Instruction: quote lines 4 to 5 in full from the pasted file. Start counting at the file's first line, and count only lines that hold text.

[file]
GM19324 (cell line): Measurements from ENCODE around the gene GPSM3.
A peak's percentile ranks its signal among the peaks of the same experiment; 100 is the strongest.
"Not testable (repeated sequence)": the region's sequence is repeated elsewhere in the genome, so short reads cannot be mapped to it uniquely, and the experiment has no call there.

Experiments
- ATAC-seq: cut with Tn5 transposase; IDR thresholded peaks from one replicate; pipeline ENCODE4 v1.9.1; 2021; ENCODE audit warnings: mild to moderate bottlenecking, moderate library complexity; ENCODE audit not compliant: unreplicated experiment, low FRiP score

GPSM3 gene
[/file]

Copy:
Experiments
- ATAC-seq: cut with Tn5 transposase; IDR thresholded peaks from one replicate; pipeline ENCODE4 v1.9.1; 2021; ENCODE audit warnings: mild to moderate bottlenecking, moderate library complexity; ENCODE audit not compliant: unreplicated experiment, low FRiP score